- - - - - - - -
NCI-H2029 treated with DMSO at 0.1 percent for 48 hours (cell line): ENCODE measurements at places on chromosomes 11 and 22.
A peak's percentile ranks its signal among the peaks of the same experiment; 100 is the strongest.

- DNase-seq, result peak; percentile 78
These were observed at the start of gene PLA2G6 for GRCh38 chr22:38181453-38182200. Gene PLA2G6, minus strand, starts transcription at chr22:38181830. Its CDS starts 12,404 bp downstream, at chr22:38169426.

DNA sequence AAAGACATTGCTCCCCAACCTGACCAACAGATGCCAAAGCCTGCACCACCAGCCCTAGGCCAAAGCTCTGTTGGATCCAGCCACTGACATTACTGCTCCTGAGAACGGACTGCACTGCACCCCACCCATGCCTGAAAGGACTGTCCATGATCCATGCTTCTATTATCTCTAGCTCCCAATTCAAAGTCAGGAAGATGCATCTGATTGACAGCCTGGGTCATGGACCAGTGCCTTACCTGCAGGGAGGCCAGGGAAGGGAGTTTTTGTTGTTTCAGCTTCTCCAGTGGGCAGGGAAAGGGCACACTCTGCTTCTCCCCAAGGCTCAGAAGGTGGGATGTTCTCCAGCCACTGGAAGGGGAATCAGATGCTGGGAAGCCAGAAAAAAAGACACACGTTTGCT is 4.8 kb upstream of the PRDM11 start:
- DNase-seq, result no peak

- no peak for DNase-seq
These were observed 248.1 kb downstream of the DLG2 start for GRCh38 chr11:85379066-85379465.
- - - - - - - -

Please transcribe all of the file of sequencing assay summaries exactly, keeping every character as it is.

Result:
NCI-H2029 treated with DMSO at 0.1 percent for 48 hours (cell line): ENCODE measurements at places on chromosomes 11 and 22.
A peak's percentile ranks its signal among the peaks of the same experiment; 100 is the strongest.

- DNase-seq, result peak; percentile 78
These were observed at the start of gene PLA2G6 for GRCh38 chr22:38181453-38182200. Gene PLA2G6, minus strand, starts transcription at chr22:38181830. Its CDS starts 12,404 bp downstream, at chr22:38169426.

DNA sequence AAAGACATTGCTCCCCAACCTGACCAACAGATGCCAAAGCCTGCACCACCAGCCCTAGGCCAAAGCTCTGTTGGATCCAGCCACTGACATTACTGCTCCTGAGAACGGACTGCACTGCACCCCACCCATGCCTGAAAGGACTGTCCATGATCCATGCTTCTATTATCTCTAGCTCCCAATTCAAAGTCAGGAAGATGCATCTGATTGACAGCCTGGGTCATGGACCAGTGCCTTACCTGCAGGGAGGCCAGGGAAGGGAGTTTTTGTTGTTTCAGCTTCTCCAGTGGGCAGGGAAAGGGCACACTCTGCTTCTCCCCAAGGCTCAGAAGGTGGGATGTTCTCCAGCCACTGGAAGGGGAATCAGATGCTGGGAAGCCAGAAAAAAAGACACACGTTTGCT is 4.8 kb upstream of the PRDM11 start:
- DNase-seq, result no peak

- no peak for DNase-seq
These were observed 248.1 kb downstream of the DLG2 start for GRCh38 chr11:85379066-85379465.